Creativity or conformity?

Profiles of Norwegian science

Ilan Kelman research

Photo: Ilan Kelman
Collaborative research on and about Frøya, near Trondheim.

Ilan Kelman
Agder, Norway

Does Norway discourage world-class science? Are mediocrity and conformity preferred over sterling scientific achievement?

From the numbers of Norwegian research teams seeking research funding, it might be hard to answer “yes” to either of these questions. Especially if the tenet “quantity is a form of quality” is accepted.

In October, the Research Council of Norway received 728 applications for the NOK 1.5 billion available for topics ranging from nanotechnology to petroleum to sustainable transport. In September, 999 applications sought a share of the NOK 1.6 billion up for grabs, which included questions defined by the researcher applying, not by the Research Council.

These figures do not include applications sent to other science funders, most notably the European Union. Plus, Norwegian researchers seek a range of other funding, including through consultancies or science supported by the for-profit and not-for-profit sectors.

Several of these applications focus on group projects involving consortia of institutions. Other research grants exist from Norway and from outside the country for individual researchers to pursue their science dreams on their own. Many of these individual grant programs support early career researchers, helping them to develop their thinking for creating their own research pathways.

The expectation, particularly within Norway’s system of research funding, is that any scientist will eventually transition to collaborative, large-scale projects rather than continuing with individual sparks satiating their own curiosity in their own way. Large-scale international endeavors, aiming for groupthink consensus, are favored over individuals independently following their imagination.

Pooling resources and brainstorming collectively can bring advantageous checks and balances. Teamwork can stimulate members through bouncing ideas back and forth while building on each other’s ingenuity.

Careful facilitation is essential. Those with the loudest voice, not necessarily the most correct or most intelligent one, sometimes dominate. Shy, cautious, introverted brilliance could be extinguished.

Some people enjoy isolation, sitting at their desk to use their brains and 21st-century technology for thinking, inspiring, communicating, exchanging, and collaborating. Project meetings and scientific workshops entail travel, detracting from family life while burning fossil fuels.

Conversely, trips broaden the mind through new experiences, triggering flashes of insight. Face-to-face interaction animates conversation. Group exercises blend and build expertise. The gains can far exceed the costs.

Ultimately, science must be a balance between individualism and collectivism.

If the pursuit of large grants with multiple partners overtakes time for ourselves, then this balance becomes undermined. We focus on work plans, milestones, deliverables, budget lines, and tick boxes for reports that sit on shelves. It detracts from science and knowledge expressed through presenting and publishing for the world.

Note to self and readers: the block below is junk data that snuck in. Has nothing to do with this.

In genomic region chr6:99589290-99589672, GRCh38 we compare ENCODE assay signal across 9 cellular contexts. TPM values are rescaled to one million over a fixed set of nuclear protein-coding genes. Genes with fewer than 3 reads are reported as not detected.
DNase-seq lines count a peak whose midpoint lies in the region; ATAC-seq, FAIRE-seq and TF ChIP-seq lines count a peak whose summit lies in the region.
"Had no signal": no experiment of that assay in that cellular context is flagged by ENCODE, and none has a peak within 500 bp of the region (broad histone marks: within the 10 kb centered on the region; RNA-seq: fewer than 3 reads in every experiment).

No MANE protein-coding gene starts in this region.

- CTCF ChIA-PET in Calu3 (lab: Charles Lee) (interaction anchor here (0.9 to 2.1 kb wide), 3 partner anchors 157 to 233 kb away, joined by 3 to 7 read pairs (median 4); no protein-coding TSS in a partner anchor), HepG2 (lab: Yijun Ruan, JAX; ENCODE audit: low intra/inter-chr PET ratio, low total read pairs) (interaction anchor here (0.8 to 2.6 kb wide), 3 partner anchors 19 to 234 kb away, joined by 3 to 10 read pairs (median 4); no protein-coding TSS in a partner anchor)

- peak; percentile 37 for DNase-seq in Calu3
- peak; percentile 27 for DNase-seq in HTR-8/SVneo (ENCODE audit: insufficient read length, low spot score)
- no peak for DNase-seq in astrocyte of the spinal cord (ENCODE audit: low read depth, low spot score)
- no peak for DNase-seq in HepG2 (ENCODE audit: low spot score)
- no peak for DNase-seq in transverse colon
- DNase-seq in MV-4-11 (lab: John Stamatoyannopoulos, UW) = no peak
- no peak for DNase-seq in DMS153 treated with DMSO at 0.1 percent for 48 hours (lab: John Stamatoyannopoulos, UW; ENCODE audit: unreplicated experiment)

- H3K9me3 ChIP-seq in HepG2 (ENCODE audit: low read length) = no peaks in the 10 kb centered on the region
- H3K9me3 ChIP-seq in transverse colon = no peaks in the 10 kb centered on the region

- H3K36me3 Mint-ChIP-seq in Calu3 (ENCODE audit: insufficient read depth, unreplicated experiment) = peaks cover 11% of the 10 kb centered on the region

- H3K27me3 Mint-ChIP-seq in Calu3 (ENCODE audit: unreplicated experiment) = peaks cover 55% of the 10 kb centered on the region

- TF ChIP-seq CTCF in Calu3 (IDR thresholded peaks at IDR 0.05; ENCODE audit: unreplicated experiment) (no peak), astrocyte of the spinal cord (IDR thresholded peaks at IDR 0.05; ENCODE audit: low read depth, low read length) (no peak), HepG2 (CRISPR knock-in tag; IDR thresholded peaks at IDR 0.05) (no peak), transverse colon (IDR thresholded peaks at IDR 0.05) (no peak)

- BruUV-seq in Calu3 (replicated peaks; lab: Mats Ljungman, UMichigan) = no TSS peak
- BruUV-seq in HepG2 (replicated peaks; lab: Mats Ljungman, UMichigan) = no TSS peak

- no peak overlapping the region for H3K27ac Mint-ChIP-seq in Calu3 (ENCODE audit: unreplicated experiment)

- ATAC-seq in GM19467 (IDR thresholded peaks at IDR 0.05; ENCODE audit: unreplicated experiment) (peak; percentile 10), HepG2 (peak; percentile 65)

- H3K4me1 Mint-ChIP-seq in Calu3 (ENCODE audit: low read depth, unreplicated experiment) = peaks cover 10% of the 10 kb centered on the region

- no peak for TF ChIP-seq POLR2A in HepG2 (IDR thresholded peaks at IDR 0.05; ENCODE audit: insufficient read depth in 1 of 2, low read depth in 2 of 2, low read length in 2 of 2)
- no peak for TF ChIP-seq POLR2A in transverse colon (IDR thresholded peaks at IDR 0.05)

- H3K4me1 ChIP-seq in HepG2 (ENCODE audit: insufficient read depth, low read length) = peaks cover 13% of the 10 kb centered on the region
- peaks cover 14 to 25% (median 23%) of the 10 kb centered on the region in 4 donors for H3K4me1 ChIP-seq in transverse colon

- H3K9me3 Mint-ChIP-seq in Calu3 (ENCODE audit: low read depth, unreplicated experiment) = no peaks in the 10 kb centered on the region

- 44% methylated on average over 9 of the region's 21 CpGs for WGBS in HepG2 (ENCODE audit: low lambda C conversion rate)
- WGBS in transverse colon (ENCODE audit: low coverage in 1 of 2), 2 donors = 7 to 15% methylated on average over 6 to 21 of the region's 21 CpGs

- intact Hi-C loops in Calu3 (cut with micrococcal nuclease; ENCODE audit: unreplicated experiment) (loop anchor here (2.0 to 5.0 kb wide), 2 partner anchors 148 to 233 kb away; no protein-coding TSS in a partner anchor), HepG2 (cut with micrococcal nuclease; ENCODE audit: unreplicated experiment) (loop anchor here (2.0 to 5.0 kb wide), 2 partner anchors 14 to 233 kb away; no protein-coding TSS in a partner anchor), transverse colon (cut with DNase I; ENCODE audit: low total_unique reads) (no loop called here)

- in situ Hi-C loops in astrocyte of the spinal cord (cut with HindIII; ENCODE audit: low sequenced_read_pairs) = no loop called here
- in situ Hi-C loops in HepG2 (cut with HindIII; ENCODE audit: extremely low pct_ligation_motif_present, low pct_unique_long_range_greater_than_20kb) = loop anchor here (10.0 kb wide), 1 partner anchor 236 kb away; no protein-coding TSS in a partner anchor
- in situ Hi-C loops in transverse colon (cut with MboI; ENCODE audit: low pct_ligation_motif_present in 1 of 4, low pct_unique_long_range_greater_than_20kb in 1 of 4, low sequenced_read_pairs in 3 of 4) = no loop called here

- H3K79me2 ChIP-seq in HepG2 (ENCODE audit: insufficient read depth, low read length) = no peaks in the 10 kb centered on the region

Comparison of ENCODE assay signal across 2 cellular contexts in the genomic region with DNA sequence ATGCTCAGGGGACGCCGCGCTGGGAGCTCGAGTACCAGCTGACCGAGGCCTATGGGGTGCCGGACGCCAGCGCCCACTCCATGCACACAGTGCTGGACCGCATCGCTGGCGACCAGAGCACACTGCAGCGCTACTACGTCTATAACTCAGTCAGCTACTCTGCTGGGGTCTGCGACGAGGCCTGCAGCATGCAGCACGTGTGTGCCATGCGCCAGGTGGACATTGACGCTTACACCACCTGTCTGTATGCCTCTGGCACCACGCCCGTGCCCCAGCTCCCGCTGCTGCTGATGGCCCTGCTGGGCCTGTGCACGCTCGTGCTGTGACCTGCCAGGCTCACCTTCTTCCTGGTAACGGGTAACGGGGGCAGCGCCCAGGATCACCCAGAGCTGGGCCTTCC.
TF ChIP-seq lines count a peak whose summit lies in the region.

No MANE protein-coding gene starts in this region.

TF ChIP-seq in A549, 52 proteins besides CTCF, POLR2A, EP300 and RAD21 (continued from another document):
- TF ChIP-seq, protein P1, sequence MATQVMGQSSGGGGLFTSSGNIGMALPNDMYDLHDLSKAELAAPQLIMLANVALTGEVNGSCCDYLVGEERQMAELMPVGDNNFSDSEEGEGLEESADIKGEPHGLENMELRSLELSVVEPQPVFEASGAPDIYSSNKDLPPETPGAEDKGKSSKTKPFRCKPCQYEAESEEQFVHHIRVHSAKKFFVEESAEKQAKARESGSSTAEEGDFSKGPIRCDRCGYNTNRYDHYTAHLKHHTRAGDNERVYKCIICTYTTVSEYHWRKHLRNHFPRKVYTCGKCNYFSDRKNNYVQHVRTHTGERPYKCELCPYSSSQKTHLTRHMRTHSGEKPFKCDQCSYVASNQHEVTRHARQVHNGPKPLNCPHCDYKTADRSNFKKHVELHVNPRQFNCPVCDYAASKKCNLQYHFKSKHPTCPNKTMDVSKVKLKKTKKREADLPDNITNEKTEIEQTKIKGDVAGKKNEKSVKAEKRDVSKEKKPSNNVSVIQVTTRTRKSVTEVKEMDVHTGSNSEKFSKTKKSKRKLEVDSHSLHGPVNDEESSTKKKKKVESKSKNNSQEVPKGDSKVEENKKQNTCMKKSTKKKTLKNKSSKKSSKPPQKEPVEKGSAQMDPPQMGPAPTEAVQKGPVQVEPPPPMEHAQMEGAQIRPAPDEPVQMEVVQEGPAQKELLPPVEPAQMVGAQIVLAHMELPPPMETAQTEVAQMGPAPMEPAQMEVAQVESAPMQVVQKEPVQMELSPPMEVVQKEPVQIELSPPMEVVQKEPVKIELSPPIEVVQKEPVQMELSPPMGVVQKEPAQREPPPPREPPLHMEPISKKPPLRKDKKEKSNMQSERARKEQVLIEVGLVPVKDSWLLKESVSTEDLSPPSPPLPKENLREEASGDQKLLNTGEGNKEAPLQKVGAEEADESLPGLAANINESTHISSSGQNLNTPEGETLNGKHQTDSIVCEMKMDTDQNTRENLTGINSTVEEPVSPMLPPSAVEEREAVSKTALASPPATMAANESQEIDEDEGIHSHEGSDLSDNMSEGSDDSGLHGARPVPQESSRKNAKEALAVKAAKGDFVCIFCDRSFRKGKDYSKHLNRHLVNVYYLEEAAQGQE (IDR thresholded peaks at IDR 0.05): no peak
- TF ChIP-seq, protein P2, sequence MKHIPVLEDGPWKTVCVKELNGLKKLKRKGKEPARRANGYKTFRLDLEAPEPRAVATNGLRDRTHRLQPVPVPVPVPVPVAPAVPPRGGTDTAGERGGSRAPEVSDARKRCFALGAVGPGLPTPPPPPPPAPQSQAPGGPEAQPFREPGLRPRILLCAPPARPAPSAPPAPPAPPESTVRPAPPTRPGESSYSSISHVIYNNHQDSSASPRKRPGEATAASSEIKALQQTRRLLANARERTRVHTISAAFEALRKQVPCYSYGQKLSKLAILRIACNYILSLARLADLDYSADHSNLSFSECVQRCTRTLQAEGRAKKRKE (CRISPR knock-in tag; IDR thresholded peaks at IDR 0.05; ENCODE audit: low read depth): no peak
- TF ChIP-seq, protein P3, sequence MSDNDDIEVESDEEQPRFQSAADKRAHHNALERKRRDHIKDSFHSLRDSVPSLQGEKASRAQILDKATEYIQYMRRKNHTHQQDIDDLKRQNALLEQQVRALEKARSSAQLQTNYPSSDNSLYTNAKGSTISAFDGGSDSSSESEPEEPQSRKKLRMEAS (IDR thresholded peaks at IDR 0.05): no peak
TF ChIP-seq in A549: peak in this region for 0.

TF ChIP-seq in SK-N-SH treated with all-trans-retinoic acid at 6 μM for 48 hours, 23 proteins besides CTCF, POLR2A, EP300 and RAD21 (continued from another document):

We end up conforming and avoiding confrontation rather than thinking differently. We aim to fit in with what everyone else does and how they do it, rather than following our brain cells. If we fail to lower ourselves to the level of the least capable colleague in the room, if we play solo by sniffing out a less-traveled route from pure curiosity, then we are not supporting the team.

Too often, intellectually risky pursuits and deviations from the plan submitted a few years ago in the initial proposal are frowned upon. Robust debate and intense critiquing are discouraged as being too negative and too critical, even though these actions are the hallmarks of innovation.

Never challenge the system or deviate from the majority. Otherwise, punishment awaits.

Yet is it fair to claim a curse on being creative in Norway? The Research Council of Norway provides multiple grants for large, project-based consortia, as does the European Union. Both also support grants for individuals, especially for young researchers with numerous opportunities to spend time outside of one’s home country.

The key, as always, is variety and balance. For science, no single solution dominates or should dominate. We need a combination of independent work, small groups, and large teams.

Working together does not have to mean conformity. Seeking a balance of viewpoints and compromise does not have to mean mediocrity. By continuing to push and pull in many directions simultaneously, Norway will continue to achieve world-class science.

This article originally appeared in the Dec. 29, 2017, issue of The Norwegian American. To subscribe, visit SUBSCRIBE or call us at (206) 784-4617.

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Ilan Kelman

Ilan Kelman is Professor of Disasters and Health at University College London, England, and Professor II at the University of Agder, Norway. His overall research interest is linking disasters and health, including the integration of climate change into disaster research and health research. Follow him at and @ILANKELMAN on Twitter and Instagram.